Tennessee woman searching for owners of photos found following April 1974 tornado

By ELANE JONES, Daily Mountain Eagle
Posted 4/29/16

A Tennessee resident has been trying to return some photos that were found behind her family’s home following the April 1974 tornado outbreak that destroyed downtown Jasper.

Julie Denton Slaughter of McMinnville, Tennessee, said she believes …

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Tennessee woman searching for owners of photos found following April 1974 tornado

Posted

A Tennessee resident has been trying to return some photos that were found behind her family’s home following the April 1974 tornado outbreak that destroyed downtown Jasper.

Julie Denton Slaughter of McMinnville, Tennessee, said she believes the two photos that were found may have come from Walker County. One photo appears to be a portrait of a husband and wife, and the other could have been torn from the pages of a yearbook.

“The tornadoes came through our area around 8:15 p.m. on the night of April 3, 1974, and barely missed us,” Slaughter said. “We have kept the photos for over 42 years, and I have been trying to find who they belong to for several years.”

Slaughter said she has used various means, including Facebook, to locate the photos’ owners but has not had any luck so far.

Slaughter said her brothers found the photos on a slope behind the house while out walking the day after the storms.

“There were little pieces of paper everywhere. We even found pieces of a check stub with Alabama written on it,” Slaughter said.

Slaughter was only 11 years old at the time, but like so many others, she still remembers that night like it was yesterday.

“My family lived in a little community called Irving College, about 12 miles south of McMinnville near the Warren and Grundy county lines,” Slaughter said. “We were at home and listening to what was going on with the weather on the radio, because back then that was the only way you had to get any kind of storm warnings.”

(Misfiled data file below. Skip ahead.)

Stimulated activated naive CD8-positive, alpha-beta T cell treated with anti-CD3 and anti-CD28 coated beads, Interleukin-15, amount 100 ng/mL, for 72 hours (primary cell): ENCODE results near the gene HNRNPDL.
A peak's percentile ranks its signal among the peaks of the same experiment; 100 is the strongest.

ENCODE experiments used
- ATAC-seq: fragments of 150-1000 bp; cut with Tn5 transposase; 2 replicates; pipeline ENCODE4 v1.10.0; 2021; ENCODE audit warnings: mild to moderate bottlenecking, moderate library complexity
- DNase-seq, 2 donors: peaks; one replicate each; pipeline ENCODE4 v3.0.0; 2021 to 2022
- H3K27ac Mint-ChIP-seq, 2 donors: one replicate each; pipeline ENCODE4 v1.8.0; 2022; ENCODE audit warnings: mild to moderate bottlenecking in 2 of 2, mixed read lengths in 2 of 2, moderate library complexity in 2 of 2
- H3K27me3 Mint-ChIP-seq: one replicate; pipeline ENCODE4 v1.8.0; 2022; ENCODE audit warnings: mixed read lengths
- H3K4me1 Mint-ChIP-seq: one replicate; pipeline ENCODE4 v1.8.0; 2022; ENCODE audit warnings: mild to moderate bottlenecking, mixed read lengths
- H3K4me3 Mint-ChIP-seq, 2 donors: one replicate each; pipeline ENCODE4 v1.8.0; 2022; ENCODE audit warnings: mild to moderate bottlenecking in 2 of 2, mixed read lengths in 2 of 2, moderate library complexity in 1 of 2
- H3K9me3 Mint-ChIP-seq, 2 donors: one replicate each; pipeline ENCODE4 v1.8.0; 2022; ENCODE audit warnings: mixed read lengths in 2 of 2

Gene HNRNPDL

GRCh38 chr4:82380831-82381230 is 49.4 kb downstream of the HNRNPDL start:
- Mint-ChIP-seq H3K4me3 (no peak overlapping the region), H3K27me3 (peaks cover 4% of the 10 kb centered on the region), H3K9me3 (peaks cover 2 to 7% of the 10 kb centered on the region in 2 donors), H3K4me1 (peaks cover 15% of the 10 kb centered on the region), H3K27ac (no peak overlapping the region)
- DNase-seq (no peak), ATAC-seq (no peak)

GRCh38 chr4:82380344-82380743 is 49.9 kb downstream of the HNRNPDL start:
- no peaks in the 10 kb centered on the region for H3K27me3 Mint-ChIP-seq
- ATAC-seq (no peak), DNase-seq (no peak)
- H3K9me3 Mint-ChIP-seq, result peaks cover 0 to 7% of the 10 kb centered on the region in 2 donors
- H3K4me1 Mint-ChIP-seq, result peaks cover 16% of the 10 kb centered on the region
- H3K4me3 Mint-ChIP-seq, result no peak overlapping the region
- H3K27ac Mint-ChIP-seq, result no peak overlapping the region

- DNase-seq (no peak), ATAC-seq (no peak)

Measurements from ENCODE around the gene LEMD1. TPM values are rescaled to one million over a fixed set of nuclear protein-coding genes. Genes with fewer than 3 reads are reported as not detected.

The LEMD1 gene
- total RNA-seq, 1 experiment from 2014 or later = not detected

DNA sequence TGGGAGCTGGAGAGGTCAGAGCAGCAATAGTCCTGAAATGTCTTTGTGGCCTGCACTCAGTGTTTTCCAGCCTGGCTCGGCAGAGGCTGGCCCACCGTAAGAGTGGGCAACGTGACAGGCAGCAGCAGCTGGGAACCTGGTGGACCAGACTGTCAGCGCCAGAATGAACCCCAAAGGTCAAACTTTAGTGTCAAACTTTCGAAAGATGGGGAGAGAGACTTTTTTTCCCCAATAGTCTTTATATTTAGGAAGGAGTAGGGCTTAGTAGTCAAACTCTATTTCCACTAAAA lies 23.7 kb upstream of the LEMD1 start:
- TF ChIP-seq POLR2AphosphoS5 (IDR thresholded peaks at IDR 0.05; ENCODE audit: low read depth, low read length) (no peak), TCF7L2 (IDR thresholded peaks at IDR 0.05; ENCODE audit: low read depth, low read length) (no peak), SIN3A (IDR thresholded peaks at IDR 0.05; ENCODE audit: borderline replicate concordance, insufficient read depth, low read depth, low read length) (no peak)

Slaughter said although a weather alert had been issued, her family did not know how serious it was.

“My granny lived right next door to us, and she came down to our house and said she had her window up and that she kept hearing something that sounded like a train,” Slaughter said. “We listened and could hear it as well, but we still didn’t know what it was.”

Slaughter said the wind blew hard for a few minutes and then things became so calm that even the leaves on the trees were not moving. Then hail came.

“The sound just kept getting closer and we saw a green glow go by, but we didn’t know that was the tornado,” Slaughter said. “We had a storm shelter under the hill near our house, so we all headed down there, not knowing the tornado had already passed us by.”

Slaughter’s father was a patrol deputy for the local sheriff’s department. He was working the night shift on the night the storms hit, and when he learned that a tornado had come through a community near where his family lived, he immediately headed home to make sure his family was okay.

“We lived up the lane, just off the main highway, and we saw his blue lights coming up the road. When I saw him, he was sitting on the swing with my grandfather and I could see tears rolling down his cheeks,” Slaughter managed to say through her own tears. “My dad was not the kind of man who would cry, but he was so relieved to find that we were okay. He just couldn’t hold back the tears.”

Slaughter said one of her cousins, who married a man from Jasper, told Slaughter to contact the Daily Mountain Eagle regarding the photos found in her family’s backyard.